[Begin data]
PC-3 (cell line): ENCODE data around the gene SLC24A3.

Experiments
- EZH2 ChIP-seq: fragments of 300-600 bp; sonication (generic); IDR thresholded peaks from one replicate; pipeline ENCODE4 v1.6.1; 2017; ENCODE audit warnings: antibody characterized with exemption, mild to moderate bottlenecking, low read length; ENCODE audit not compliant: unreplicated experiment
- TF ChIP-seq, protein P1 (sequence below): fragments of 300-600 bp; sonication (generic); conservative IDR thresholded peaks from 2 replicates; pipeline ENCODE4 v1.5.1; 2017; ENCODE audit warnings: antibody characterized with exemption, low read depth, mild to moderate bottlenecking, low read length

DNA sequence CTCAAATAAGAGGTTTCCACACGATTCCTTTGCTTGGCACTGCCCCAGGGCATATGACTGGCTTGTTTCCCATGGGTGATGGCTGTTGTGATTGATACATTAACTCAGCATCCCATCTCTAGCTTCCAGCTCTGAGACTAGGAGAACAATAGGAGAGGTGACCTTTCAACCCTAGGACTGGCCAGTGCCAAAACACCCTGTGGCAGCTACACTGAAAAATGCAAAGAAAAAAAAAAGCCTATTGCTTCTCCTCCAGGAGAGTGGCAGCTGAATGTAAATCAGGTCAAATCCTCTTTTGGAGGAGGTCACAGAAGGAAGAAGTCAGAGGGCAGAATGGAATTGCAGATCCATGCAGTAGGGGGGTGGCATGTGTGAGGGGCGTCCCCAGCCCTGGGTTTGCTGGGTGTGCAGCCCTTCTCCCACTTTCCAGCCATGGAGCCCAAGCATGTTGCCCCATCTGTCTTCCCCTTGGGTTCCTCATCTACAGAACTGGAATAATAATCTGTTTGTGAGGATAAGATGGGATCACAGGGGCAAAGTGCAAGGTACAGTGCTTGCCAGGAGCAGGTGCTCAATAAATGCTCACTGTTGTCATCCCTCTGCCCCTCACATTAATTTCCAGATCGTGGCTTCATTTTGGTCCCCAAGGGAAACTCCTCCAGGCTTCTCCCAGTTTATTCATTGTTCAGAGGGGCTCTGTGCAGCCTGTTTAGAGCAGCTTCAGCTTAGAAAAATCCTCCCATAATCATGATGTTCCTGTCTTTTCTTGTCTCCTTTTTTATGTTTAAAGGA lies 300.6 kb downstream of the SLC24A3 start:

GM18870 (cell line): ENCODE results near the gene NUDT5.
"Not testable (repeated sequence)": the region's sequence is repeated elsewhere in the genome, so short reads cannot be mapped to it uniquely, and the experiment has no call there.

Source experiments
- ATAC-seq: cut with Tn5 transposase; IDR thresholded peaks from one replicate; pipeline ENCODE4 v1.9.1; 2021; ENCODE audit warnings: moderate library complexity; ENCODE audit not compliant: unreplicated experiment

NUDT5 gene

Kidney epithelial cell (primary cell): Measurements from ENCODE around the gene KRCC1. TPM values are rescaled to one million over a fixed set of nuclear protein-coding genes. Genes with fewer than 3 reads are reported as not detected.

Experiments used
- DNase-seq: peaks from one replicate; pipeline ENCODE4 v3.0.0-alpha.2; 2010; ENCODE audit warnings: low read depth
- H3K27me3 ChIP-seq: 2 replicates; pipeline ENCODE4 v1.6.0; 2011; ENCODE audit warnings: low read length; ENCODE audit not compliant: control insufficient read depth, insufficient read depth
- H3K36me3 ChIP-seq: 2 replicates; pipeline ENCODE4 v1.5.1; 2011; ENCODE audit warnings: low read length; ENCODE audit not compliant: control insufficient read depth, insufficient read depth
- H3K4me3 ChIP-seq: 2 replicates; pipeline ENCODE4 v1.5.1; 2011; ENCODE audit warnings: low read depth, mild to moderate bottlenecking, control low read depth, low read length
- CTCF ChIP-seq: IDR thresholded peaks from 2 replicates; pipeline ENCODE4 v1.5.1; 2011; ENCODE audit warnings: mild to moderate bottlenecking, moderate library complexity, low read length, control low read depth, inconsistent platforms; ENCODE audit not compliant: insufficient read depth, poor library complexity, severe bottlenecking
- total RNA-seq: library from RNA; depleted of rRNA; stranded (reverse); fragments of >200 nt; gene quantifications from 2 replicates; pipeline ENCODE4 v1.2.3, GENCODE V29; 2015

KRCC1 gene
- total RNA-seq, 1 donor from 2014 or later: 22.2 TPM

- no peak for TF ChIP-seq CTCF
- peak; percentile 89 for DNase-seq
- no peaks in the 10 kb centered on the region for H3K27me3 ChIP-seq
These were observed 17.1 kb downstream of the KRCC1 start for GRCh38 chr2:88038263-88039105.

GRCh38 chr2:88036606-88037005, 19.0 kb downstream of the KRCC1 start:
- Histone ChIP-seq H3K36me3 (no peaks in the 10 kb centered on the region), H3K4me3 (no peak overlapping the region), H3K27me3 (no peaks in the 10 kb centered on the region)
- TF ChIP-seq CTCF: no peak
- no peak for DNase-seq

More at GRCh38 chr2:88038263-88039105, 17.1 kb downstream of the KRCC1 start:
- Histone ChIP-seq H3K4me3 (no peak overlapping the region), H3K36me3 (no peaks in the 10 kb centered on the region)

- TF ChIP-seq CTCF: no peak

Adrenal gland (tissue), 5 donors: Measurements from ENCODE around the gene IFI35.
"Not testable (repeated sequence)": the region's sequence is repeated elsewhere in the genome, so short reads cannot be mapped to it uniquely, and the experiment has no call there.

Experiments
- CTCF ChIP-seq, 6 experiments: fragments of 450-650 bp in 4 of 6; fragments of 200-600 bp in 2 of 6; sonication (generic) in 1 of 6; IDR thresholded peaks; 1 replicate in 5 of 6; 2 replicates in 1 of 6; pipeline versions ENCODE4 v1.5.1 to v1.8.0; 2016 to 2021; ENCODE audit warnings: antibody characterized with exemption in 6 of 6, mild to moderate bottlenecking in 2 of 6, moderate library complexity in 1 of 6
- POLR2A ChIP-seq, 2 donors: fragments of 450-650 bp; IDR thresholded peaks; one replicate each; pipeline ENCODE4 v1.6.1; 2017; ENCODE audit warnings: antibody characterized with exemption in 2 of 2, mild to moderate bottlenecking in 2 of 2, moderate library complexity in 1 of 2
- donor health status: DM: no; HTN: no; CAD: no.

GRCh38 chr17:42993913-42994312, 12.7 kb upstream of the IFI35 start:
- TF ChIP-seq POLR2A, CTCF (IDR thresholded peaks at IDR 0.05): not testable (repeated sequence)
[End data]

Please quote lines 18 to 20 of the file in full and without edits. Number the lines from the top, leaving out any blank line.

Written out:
- total RNA-seq: library from RNA; depleted of rRNA; stranded (reverse); fragments of >200 nt; gene quantifications from 2 replicates; pipeline ENCODE4 v1.2.3, GENCODE V29; 2015

KRCC1 gene
- total RNA-seq, 1 donor from 2014 or later: 22.2 TPM